Business/ share valuation is an art, rather than science. Not with standing that valuation follows long-established principles, be very wary of websites or software that generates a valuation mathematically; there host of other factors that can affect a valuation. Valuations are required not only corporate transactions, but also for a variety of tax reasons.
The principle, but by no means not the only, approaches to valuation are:
- Cashflow - Determines value by reference to future cashflows (and therefore returns on investment) against a desired rate of return. In practice smaller companies do not have cashflow forecasts.
- Earnings - Historical profits are used as an approximation of future potential returns. A multiple is applied to these to determine value. The multiple is subjective but dependent on a wide variety of factors including the size of the business, the industry sector.
- Net Assets - This approach is particularly applicable to asset-rich businesses (e.g. property companies). Assets are re-valued to market value.
In practice, most small and medium-sized businesses are valued on a earnings and net assets. Discounts will apply for anything but a 100% holding/ ownership.
Ultimately a business is only worth what someone is prepared to pay for it and any valuation will potentially be subject to negotiation with a prospective purchaser/ vendor or HM Revenue & Customs, depending on the purpose of the valuation.
F Ltd was a small contract construction company now in the hands of third generation of the family: A and B who were brothers and C who was their cousin. They were all in their late 50s. The cousin, who had a few other small business interests had reached the Lifetime Allowance with his pension savings. He wanted to leave the business, but the brothers wanted to continue. As a mature company its turnover over the last five years had fluctuated between £800,000 and £1,050,000 on which it had made profits before tax of between £65,000 and £115,000. However, their carefully planned remuneration packages meant that the underlying earnings (after tax) averaged £100,000.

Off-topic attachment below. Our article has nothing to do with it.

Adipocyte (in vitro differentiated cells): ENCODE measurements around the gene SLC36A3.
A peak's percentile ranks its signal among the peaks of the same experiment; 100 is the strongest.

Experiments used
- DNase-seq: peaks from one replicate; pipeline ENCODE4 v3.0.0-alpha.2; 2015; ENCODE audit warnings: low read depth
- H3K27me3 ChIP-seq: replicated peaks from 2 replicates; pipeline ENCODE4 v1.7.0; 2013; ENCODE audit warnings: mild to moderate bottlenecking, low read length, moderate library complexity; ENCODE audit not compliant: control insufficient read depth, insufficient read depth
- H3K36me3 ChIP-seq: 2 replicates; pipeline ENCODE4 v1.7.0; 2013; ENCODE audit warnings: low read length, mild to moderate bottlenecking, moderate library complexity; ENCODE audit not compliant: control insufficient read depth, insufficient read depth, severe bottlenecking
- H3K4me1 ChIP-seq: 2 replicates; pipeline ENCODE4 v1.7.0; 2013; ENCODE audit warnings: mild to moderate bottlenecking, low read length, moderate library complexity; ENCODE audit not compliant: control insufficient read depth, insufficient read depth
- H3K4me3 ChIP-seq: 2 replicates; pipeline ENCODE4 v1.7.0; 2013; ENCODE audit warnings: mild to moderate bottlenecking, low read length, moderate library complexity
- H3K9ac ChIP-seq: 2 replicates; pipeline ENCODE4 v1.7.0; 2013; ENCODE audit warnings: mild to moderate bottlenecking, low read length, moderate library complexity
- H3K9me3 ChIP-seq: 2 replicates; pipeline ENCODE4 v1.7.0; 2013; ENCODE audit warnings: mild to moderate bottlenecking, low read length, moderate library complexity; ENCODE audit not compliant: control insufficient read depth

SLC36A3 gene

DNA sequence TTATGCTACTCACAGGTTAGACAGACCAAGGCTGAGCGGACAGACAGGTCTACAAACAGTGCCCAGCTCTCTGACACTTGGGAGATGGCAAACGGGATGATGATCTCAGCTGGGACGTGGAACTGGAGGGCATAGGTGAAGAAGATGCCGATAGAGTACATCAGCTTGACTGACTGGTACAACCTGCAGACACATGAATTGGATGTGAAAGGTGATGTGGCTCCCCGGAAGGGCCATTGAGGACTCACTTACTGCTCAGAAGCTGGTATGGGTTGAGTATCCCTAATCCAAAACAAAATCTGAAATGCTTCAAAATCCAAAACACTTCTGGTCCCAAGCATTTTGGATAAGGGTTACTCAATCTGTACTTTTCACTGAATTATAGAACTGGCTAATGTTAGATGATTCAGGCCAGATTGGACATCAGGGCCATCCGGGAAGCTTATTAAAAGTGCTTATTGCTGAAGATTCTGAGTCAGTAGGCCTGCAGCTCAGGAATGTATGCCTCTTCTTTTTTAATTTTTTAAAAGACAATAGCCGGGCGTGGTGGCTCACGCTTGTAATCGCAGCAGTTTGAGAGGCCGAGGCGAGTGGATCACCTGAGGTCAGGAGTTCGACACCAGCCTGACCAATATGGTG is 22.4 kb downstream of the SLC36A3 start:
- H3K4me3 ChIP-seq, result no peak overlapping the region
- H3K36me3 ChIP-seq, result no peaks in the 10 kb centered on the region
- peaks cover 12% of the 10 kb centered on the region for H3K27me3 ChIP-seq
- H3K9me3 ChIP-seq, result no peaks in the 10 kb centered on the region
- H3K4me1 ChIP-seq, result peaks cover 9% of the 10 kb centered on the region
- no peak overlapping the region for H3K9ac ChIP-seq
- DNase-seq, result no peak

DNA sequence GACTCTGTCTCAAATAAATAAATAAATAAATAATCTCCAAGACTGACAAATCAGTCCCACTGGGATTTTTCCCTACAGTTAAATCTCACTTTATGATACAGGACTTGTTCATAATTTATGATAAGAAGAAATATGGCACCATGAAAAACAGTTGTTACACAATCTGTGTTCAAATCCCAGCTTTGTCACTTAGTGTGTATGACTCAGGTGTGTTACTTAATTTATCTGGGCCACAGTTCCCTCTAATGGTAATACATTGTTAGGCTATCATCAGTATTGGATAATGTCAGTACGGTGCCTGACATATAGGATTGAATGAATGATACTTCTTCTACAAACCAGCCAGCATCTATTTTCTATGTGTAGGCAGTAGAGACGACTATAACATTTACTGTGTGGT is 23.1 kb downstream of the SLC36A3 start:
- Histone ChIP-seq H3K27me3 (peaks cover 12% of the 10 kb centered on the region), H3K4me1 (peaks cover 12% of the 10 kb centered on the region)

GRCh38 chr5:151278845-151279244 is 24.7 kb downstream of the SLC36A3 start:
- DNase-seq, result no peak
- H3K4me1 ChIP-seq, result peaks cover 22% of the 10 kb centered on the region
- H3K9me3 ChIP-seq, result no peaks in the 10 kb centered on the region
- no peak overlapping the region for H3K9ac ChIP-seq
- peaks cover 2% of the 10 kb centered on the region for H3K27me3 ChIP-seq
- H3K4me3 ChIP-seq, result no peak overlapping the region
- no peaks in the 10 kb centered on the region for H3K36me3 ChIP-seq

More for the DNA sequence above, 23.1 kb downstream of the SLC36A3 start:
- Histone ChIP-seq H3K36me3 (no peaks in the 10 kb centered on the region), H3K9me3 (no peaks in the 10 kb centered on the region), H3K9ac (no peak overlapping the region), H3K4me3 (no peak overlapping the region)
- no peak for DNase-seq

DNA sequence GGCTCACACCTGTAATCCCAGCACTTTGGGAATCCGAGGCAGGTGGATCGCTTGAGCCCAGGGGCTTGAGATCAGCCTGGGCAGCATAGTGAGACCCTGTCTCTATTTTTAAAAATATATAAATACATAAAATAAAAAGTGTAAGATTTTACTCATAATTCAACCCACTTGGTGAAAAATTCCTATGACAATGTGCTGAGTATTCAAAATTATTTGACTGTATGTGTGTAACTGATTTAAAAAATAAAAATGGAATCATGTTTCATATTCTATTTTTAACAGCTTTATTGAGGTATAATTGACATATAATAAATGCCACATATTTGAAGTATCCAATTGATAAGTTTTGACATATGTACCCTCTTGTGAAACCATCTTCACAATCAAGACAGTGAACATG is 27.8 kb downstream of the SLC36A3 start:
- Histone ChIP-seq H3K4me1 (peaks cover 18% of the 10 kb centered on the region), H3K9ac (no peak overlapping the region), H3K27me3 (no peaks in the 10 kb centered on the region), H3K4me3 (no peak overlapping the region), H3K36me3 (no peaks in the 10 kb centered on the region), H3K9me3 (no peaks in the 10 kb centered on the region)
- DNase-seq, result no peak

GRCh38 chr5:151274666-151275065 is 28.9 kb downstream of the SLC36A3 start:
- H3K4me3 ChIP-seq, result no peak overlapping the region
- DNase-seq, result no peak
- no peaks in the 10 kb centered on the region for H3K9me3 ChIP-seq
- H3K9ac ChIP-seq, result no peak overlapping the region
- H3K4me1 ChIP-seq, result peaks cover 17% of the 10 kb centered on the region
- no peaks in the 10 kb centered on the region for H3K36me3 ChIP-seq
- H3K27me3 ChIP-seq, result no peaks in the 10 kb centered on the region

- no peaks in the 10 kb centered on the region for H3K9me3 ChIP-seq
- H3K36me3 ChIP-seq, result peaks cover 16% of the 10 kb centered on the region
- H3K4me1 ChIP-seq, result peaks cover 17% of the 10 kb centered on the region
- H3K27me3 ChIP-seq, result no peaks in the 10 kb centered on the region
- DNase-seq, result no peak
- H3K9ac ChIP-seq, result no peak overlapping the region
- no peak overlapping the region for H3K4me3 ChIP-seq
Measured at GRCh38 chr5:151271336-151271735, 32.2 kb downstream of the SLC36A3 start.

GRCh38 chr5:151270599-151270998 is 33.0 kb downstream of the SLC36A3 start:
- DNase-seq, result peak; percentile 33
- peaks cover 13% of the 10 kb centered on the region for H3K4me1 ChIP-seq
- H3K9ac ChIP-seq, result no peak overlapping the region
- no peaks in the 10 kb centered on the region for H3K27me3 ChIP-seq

However, over the years F Ltd had acquired a modest portfolio of properties that they had renovated in quite work periods and rented out, but the yard they operated the business from belonged to three directors as individuals.
Acting for the brothers, we valued the company on the basis of its adjusted net assets alone, attributing nothing for goodwill because of the sector in which operated and the likely impact of the cousin leaving the business, but had the properties and plant and machinery revalued. This valued the company at £1,035,000. The shareholders' agreement didn't allow for any discount for a minority holding. The valuation was accepted by the cousin's advisers.
As is common in this type of situation, the brothers didn't have the money to purchase the shares and didn't want to borrow it personally. However, the company had the reserves and most of the cash to effect the acquisition. We proposed that it borrowed some money against the security of its properties and undertook a purchase of own shares. We also made the necessary advance application to HM Revenue & Customs (''HMRC'') to have the payment treated as capital, allowing the cousin to claim Entrepreneurs' Relief and arranged for the brothers' pension scheme to acquire the cousin's share of the yard. HMRC gave the clearance and the transaction was executed to everyone's satisfaction.